Sandra Bland was a woman who by all evidence was on the cusp of having a good and full life, and making a genuine contribution to the most entrenched stresses of our country, the ongoing conflict between the races. We now know based on this report in today's N.Y. Times that there is evidence that she did hang herself, and absolutely none that she was murdered. This does not close the case, it raises the question beyond the proximate cause of incompetence of the local police-legal system to what her suicide reflects. By carefully examining the details of her arrest, the deputies behavior and Bland's reaction there is much to learn about the state of this ongoing demand for change.
I have watched the entire fifty minute video on several websites, and will reference this one the "Texas Tribune" (TT version), from which I take quotes further along this essay.
This N.Y. Times article "Assesing the Legality of Sandra Bland's Arrest." evaluates a short video of four selected key events, giving legal analyses, but lacking of some important elements
The media had been speculating on her hanging, whether it was a murder or suicide. This included a major columnist in the New York Times who laid out the evidence. I believe Sandra was a victim of something much more profound, and this is worthy of exploration, as itgives her short life, her ultimate sacrifice, meaning.
My contention is that her death was the result of the deep despair that she felt, and was a manifestation of her sense of hopelessness that affected her more than it would have others who spend a few days in a lock up. She was a woman who was not part of the stereotypical black subculture of violence, but rather an individual who had earned a college degree based on her belief that justice would prevail even in spite of widespread deceit and bias against Blacks by law enforcement agencies. Before this interaction descended into violence by the officer and vilification of him by Bland in response, her assertion, "Wait till this gets to court" showed her belief that the system worked, that justice would triumph.
Others, black men that I know personally, know better. They expect what they get from traffic stops such as this, so it is not taken personally. Recently some friends were discussing this and our "token Negro" as he jokes, made it clear. "When a cop stops me, I keep my hands visible for him to see, illustrating in his tone of voice a friendly respect." He knows the drill.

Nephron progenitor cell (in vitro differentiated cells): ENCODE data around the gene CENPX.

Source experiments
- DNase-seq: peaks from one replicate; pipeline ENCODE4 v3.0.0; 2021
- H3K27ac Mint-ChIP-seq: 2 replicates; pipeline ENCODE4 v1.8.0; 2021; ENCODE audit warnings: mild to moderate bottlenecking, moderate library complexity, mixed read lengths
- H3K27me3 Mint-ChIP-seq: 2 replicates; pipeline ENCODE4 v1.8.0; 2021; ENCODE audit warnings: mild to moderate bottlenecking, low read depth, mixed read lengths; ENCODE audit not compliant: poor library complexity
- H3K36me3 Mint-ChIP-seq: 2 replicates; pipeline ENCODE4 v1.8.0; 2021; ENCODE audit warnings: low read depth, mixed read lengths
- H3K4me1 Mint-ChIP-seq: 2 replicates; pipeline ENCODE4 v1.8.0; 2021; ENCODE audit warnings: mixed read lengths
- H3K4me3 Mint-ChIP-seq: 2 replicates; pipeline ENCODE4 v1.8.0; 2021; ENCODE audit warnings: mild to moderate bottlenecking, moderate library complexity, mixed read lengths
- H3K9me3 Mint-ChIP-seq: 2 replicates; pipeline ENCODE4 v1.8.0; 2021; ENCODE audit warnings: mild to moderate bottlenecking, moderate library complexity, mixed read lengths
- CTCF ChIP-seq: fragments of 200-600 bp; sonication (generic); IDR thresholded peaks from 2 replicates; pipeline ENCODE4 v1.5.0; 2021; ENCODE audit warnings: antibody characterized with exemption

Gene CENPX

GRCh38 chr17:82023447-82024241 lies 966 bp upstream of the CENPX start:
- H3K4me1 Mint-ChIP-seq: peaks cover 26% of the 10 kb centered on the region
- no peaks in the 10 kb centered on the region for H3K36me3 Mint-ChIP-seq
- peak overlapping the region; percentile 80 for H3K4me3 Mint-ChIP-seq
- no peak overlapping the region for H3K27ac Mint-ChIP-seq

I suggest that reader be familiar with at least the first fifteen minutes of the original video (corrected for technical problems) It clearly shows that Bland's description of her moving to the right to let the cruiser pass is accurate. The N.Y. Times legal review leaves out one question posed by Encinia at 3:90 in the TT version, "Where are you headed to now." While in another context would be friendly small talk, in this setting where the officer was asserting his right to deprive the citizen of her freedom by force, the question is rightly viewed as a demand for information. Since her destination had no bearing on the offense that she was to be charged for, it was a deprivation of her constitutional right to privacy.
At 8:05 we see Encinia after returning from the usual checking out legitimacy of her license and ownership, asking Bland "Are you O.K., you look irritated" with Bland responding cogently without any hostile affect. " I am, I was just getting out of your way so you could pass me, and you stopped me to give me a ticket, so yeah I am a little irritated."
Encinia quietly: "Are you done? Bland: calmly speaking, "Yes, you asked me if I'm irritated and I told you, so I'm done."
Encinia: with a somewhat subtle hostile tone for the first time: "Would you mind putting out your cigarette please, if you don't mind!" This was at 8:30. It's where everything changed.
Bland: calmly "I'm in my car I don't have to put out my cigarette"
Encinia: "You can step out now"
Bland: "I don't want to step out of my car"
Now at 9:40 the dialogue turns contentious. Encinia now gives orders based on his authority that he refuses to explain. From the time of Blands refusal to put out her cigarette, she was, without Encinia saying the actual official words: "I am placing you under arrest" did give her orders as if she were under arrest." This is a subject of extensive litigation of what a police officer may do when suspect is, or is not, "under arrest,"
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